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Report on CIA Torture Headed for Public Eyes?

Vote by Senate Intelligence Committee could come this week, but what details public will see remains uncertain

Andrea Germanos, staff writer

A likely vote this week is set to put the spotlight on aspects of the CIA's post-9/11 torture program.

Senator Dianne Feinstein, chair of the Senate Intelligence Committee, said she has the necessary votes to make public a 400-page summary and list of 20 recommendations based on the body's lengthy report of CIA torture and detention practices including waterboarding and secret "black sites."

Politico reports:

A vote to release the report is not the end of the committee’s work, according to sources familiar with the process and committee rules. The full Senate doesn’t have to approve the report before it hits Obama’s desk for him to review the conclusions. But it’s Obama who will ultimately decide whether the document needs to be further redacted, as the CIA will likely recommend.

Earlier this month, President Obama said he was "absolutely committed to declassifying that report as soon as the report is completed. In fact, I would urge [the committee] to go ahead and complete the report, send it to us. We will declassify those findings so that the American people can understand what happened in the past, and that can help guide us as we move forward."


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Despite this proclamation, the White House has withheld thousands of documents sought by the Committee for its investigation, and, while stating that it wants the American people to "understand what happened in the past," the only individual who has been prosecuted in relation to the torture program is whistleblower John Kiriakou.

Feinstein, who, despite calling CIA practices covered in the report "brutal" and "horrible" still refers to the program as interrogation and detention, not torture, has traded accusations this month with CIA head John Brennan. The Senate committee has accused the CIA of unauthorized searches into congressional files, while the CIA has accused the committee of unauthorized access into the agency's computers.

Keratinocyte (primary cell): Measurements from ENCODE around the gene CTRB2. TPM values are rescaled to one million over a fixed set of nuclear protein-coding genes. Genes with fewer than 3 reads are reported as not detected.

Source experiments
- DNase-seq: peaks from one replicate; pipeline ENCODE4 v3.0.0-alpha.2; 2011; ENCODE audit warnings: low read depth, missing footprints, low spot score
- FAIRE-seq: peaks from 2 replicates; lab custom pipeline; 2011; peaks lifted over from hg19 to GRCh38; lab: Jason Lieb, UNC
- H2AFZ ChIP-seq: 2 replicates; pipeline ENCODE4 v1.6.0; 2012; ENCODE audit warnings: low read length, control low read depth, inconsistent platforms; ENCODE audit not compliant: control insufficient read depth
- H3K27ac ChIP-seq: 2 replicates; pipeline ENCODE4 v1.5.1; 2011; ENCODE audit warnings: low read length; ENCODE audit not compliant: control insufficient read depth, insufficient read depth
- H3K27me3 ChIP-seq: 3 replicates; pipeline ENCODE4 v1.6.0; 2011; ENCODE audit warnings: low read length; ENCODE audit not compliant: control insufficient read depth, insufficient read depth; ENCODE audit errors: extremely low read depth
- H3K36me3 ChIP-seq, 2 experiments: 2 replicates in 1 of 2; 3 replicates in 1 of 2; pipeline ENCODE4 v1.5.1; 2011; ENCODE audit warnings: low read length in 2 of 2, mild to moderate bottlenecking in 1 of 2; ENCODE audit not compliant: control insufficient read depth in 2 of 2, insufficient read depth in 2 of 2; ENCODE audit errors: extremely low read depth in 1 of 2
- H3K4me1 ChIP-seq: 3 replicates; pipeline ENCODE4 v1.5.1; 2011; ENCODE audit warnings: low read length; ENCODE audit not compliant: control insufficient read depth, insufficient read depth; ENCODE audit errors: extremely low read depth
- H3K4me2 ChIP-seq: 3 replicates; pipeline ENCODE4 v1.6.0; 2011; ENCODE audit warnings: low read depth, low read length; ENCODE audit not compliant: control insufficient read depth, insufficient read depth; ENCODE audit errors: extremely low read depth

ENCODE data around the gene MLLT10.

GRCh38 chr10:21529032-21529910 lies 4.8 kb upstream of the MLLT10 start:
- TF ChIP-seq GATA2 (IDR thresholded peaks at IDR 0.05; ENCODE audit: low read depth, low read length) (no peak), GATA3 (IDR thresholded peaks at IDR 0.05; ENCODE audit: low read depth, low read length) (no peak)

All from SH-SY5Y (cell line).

Among the Senate Intelligence Committee members supporting public release of the torture report is Senator Mark Udall ((D-Colo.), who wrote in a letter to Obama last week that "getting to the truth about the CIA's brutal and ineffective interrogation and detention program goes to the core of the effectiveness and integrity of the CIA as an institution. The American people cannot have faith that the agency is acting effectively and within the law until the flaws of this program are acknowledged and the CIA's misrepresentations are finally corrected."

Though it is the public feud between Feinstein and CIA head John Brennan that has been garnering media attention, University of Washington-Tacoma professor Robert Crawford wrote on Common Dreams, "Let’s not neglect what this conflict is about: torture." Crawford continues:

The CIA wants to suppress the Senate report because it will be the closest thing to accountability the Agency will face, especially given Obama’s decision not to pursue a criminal investigation or even an independent commission of inquiry—“we need to look forward as opposed to looking backward,” the President urged. The report will likely disclose the extent of CIA torture far beyond the horrific practices already revealed. It will document the harm to the country and the stain on national character. Not least, it will challenge the perpetrators and their supporters’ assertion that torture “works.”


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